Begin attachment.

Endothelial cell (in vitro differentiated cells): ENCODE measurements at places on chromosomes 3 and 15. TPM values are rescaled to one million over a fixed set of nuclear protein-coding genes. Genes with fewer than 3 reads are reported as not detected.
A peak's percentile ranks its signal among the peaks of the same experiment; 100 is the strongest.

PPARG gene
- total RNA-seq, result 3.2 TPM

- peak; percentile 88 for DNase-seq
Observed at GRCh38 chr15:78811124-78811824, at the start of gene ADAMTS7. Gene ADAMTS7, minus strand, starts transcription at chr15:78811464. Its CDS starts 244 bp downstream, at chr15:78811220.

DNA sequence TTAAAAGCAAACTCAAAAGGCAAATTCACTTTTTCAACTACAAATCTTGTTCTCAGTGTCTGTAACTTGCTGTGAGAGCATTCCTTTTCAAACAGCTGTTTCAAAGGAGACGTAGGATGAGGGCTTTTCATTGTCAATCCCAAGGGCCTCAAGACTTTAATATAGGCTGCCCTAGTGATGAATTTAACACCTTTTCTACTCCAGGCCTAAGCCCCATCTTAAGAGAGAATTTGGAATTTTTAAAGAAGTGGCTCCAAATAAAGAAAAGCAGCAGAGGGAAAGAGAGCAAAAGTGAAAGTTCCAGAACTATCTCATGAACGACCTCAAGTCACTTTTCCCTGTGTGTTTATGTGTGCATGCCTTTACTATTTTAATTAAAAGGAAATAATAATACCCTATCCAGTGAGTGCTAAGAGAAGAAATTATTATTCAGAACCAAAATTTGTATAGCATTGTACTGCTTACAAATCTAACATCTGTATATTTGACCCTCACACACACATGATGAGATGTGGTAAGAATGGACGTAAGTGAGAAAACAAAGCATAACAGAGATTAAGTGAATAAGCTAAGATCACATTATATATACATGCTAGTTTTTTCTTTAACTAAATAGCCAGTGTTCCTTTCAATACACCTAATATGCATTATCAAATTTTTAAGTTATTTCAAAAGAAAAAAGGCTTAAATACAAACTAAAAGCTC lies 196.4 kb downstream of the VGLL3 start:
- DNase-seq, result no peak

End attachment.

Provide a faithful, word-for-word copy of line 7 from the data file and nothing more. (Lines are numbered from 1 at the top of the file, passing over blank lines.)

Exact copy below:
DNA sequence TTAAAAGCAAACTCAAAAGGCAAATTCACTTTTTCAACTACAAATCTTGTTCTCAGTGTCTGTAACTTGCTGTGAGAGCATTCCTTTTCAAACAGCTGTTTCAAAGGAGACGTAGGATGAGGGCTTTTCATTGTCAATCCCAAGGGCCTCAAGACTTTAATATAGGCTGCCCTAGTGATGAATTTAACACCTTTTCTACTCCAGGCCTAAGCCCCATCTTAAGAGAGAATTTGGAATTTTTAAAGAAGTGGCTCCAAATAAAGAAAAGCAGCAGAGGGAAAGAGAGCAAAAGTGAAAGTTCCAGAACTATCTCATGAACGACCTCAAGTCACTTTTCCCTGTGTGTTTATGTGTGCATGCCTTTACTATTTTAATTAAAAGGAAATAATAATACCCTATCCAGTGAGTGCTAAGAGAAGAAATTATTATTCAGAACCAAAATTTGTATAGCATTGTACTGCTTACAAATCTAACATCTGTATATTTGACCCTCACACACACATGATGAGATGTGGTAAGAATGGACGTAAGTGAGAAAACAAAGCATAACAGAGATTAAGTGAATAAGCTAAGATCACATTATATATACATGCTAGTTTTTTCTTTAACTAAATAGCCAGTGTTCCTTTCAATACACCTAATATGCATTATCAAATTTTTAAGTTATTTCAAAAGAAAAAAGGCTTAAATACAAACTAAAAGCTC lies 196.4 kb downstream of the VGLL3 start: